Requirements for Self-Employed Immigration Canada
Some applicants may immigrate to Canada as self-employed people. Under federal options, self-employed immigration covers cultural activities and athletics only. However, there are two-stage options available to other groups of self-employed persons.
The following articles and videos cover different aspects of self-employed immigration to Canada. Click on the titles of your interest to read the full article:
Canada enjoys a cultural mosaic or rather collection of different cultures in harmony and next to each other. Therefore, the Canadian immigration system welcomes different cultures to the country. Not surprisingly, there is an option for artist immigration to Canada.
Subsection 88(1) of the Immigration and Refugee Protection Regulations (IRPR) defines a self-employed person in athletics based on their relevant experience, their intention and ability to be self-employed in Canada, and significant contribution to the Canadian economy with respect to their self-employment activities.
In order to succeed under each category, a person needs to meet the following criteria (sections 88(1) and 100 to 105 of the Immigration and Refugee Protection Regulations):
- At least two years of acceptable self-employment or international activity in the qualifying period.
- The ability and intent to establish their self-employment business in Canada.
- The ability to contribute to the Canadian economy because of their future business activities in our country.
- Collecting enough points from the selection grid.
As a self-employed person, you must be self-sustained. Consequently, you need to show your income from your self-employed activities could cover you and your dependent family members’ expenses. Generally speaking, family members include your spouse or common-law partner and your dependent children. Of course, a dependent child is a child who is under 22 and not married. Nonetheless, an older child could also be a dependent due to physical or mental disability.
The qualifying period begins five years before the submission of the application. However, it only ends when an immigration officer decides on the case. In other words, the beginning of it is clear. However, the end of the qualifying period depends on the processing time.
The amount of investment depends on the nature of your job. Here are some examples:
- An athlete who intends to run an academy in Canada: You probably need to invest $100,000 or more. Such activities require significant investment in marketing, inventory, and equipment.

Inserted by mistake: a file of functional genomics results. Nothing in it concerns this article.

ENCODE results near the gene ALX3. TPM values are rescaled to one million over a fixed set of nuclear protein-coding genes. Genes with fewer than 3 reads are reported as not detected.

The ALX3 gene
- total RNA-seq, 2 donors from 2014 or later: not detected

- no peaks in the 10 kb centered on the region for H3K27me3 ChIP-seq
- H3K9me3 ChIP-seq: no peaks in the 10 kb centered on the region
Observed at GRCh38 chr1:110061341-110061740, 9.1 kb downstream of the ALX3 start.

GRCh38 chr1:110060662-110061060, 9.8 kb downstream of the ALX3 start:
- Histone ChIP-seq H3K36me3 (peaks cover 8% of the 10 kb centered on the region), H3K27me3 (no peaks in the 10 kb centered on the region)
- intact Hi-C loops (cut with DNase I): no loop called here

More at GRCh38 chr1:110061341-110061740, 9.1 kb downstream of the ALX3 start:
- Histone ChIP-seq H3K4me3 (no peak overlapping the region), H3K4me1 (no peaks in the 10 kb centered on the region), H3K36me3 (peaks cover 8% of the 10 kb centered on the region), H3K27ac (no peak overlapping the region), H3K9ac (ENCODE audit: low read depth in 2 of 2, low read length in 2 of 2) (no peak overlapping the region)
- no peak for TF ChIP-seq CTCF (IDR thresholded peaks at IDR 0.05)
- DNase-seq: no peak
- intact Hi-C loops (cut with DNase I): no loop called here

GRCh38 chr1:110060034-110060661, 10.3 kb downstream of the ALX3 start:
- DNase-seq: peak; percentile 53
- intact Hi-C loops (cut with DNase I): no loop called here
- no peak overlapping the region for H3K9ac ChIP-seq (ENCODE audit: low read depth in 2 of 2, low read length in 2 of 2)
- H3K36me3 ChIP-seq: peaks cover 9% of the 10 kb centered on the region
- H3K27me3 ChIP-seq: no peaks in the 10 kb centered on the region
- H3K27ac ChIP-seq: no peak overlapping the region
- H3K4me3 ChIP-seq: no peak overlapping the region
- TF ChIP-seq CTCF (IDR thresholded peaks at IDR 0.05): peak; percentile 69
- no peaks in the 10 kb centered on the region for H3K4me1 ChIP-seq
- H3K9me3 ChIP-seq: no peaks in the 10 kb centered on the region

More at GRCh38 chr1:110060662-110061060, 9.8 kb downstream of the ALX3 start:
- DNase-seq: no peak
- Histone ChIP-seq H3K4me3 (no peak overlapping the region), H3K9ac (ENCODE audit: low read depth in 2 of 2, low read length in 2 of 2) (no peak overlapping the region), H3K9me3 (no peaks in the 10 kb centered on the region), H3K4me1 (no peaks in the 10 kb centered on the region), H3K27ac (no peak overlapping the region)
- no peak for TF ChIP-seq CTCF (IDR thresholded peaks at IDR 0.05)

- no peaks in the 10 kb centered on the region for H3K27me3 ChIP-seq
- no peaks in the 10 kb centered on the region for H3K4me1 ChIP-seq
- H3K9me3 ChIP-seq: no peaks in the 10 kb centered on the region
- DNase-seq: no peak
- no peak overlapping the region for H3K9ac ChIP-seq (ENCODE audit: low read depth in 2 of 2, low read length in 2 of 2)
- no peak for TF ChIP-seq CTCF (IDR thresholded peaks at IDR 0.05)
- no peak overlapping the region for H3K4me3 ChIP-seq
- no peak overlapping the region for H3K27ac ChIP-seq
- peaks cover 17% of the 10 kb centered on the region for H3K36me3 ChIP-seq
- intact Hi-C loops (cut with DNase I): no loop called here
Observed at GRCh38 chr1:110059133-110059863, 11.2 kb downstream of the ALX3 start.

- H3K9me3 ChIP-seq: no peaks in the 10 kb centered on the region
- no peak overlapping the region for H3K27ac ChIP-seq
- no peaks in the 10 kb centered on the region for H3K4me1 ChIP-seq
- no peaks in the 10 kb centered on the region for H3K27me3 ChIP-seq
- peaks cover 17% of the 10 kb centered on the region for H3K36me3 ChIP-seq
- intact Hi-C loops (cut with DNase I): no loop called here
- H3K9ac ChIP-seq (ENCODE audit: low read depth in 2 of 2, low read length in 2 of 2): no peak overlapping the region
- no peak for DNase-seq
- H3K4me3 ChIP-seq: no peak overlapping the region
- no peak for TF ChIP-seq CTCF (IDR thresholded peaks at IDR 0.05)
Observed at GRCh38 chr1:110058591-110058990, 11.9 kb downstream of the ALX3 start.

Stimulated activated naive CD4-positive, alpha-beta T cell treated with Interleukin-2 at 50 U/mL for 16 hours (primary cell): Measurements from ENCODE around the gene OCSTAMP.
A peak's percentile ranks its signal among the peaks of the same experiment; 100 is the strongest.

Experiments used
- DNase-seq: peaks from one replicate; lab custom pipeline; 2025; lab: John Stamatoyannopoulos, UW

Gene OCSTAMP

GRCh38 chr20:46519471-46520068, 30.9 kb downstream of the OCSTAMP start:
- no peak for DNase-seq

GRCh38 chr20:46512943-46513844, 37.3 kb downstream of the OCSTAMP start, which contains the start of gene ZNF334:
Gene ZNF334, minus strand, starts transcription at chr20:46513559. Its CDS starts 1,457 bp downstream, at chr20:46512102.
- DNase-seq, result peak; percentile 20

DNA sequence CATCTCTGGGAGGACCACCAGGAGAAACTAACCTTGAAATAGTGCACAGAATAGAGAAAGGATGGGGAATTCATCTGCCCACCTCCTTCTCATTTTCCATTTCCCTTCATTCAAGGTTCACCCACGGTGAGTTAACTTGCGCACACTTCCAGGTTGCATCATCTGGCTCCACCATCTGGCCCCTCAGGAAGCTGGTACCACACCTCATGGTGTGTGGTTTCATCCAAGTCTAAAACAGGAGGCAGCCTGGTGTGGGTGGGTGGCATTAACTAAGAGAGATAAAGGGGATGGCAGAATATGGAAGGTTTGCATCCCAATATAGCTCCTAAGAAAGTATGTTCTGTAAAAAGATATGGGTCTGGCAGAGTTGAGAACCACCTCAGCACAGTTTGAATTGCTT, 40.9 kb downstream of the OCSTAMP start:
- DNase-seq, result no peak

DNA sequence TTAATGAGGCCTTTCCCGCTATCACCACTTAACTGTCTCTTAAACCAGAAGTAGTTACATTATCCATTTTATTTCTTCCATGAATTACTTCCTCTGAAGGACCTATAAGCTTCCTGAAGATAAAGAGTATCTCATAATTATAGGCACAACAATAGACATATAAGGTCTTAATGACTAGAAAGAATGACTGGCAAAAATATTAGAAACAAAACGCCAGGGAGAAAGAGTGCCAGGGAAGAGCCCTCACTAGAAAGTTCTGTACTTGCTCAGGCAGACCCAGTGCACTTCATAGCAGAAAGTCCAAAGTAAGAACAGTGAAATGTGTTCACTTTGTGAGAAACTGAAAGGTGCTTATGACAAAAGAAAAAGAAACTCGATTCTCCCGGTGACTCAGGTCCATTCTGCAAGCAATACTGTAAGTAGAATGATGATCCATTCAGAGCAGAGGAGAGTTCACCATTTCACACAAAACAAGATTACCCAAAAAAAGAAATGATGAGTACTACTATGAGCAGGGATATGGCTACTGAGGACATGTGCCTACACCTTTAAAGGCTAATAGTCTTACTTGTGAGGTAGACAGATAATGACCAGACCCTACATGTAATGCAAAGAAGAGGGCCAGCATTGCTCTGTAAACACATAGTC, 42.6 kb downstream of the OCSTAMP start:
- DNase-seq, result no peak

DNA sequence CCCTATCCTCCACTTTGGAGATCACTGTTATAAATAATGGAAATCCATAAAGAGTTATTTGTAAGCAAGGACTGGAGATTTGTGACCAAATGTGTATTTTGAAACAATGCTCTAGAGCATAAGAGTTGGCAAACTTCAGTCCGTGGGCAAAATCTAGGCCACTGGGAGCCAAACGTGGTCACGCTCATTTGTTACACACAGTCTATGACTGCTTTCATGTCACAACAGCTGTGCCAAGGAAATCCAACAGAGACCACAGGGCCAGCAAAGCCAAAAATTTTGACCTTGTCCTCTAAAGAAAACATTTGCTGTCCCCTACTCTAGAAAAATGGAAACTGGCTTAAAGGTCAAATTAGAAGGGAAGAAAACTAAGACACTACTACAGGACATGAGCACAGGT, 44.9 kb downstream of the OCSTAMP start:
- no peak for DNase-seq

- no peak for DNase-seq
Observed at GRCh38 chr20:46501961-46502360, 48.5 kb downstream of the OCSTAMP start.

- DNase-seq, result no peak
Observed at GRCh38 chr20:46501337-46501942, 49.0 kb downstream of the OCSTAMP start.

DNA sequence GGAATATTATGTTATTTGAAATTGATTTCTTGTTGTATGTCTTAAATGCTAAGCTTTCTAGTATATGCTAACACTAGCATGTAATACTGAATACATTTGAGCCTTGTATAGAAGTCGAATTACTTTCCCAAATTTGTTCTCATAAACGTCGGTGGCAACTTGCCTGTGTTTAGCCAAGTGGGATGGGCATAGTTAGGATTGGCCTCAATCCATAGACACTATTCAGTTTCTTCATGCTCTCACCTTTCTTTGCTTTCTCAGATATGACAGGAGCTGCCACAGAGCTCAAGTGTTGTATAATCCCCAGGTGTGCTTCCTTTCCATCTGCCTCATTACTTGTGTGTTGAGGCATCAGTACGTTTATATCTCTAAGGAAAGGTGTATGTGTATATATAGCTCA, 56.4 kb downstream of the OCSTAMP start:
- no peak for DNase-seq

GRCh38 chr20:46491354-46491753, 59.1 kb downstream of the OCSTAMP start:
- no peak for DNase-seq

- A painting artist who wants to establish a gallery: Similarly, your investment needs to be significant. You need to either pay a hefty monthly rent or purchase a gallery. Of course, you also need to pay for advertisement, inventory, and hiring helpers.
- A hockey coach who seeks to teach at local clubs: If you intend to sign agreements with local clubs, then your investment will probably be minimal. However, you still need some money to advertise and do other marketing activities.
- An author and editor who intends to continue the same route in Canada: As an author, you probably need a laptop and a business card. Therefore, the amount that you need to invest is not much.
When you apply as a self-employed artist or athlete, you must meet the minimum requirements. Of course, if you don’t, then the officer will refuse your application. IELTS or other language tests are not part of the minimum criteria at the moment. However, self-employed immigration has a point system as well. You need to receive at least 35 points out of a 100-point system. Language tests could help you get up to 24 points.
Canada’s International Mobility Program (IMP) is a way for Canadian employers to hire international temporary workers where Labour Market Impact Assessment (LMIA) doesn’t affect the work permit requests from immigrants. This IMP program has an LMIA exemption code C11, which lets entrepreneurs and self-employed individuals apply for a work permit that does not require LMIA.
The government of Canada aims to welcome up to 1,000 new permanent residents per year under the Federal Business Immigrant Category. This category includes the Start-up Visa Program (SUD) and Self-employed Class (SE2), both having a high demand of applications.
This article will explain why accepting 1,000 new permanent residents in the Federal Business Immigrant Category doesn’t even make considerable progress in working through existing applications. In addition, any new influx of applications would take over 5 years to be processed at the current rate, which poses new challenges itself.
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This article provides information of a general nature only. Considering the fluid nature of the immigration world, it may no longer be current. Of course, the item does not give legal advice. Therefore, do not rely on it as legal advice or immigration advice. Consequently, no one could hold us accountable for the content of these articles. Of course, if you have specific legal questions, you must consult a lawyer. Alternatively, if you are looking for immigration advice, book an appointment.
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